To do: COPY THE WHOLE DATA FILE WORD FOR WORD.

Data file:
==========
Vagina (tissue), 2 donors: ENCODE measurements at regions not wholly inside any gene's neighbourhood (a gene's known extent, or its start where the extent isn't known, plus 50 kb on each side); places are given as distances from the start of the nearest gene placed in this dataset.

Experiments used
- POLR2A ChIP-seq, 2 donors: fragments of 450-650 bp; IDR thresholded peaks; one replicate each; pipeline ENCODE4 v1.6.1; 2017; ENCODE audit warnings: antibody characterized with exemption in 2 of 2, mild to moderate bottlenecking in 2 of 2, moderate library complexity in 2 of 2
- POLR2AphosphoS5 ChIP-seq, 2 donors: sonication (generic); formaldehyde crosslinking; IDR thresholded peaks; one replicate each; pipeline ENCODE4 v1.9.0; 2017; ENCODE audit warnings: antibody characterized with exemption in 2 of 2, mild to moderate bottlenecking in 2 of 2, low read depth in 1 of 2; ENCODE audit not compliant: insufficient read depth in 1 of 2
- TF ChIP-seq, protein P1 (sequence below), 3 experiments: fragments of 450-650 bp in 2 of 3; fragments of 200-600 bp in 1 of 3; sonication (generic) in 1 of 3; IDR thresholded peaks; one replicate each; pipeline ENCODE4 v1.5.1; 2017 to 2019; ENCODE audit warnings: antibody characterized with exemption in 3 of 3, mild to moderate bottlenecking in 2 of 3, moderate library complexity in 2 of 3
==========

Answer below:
Vagina (tissue), 2 donors: ENCODE measurements at regions not wholly inside any gene's neighbourhood (a gene's known extent, or its start where the extent isn't known, plus 50 kb on each side); places are given as distances from the start of the nearest gene placed in this dataset.

Experiments used
- POLR2A ChIP-seq, 2 donors: fragments of 450-650 bp; IDR thresholded peaks; one replicate each; pipeline ENCODE4 v1.6.1; 2017; ENCODE audit warnings: antibody characterized with exemption in 2 of 2, mild to moderate bottlenecking in 2 of 2, moderate library complexity in 2 of 2
- POLR2AphosphoS5 ChIP-seq, 2 donors: sonication (generic); formaldehyde crosslinking; IDR thresholded peaks; one replicate each; pipeline ENCODE4 v1.9.0; 2017; ENCODE audit warnings: antibody characterized with exemption in 2 of 2, mild to moderate bottlenecking in 2 of 2, low read depth in 1 of 2; ENCODE audit not compliant: insufficient read depth in 1 of 2
- TF ChIP-seq, protein P1 (sequence below), 3 experiments: fragments of 450-650 bp in 2 of 3; fragments of 200-600 bp in 1 of 3; sonication (generic) in 1 of 3; IDR thresholded peaks; one replicate each; pipeline ENCODE4 v1.5.1; 2017 to 2019; ENCODE audit warnings: antibody characterized with exemption in 3 of 3, mild to moderate bottlenecking in 2 of 3, moderate library complexity in 2 of 3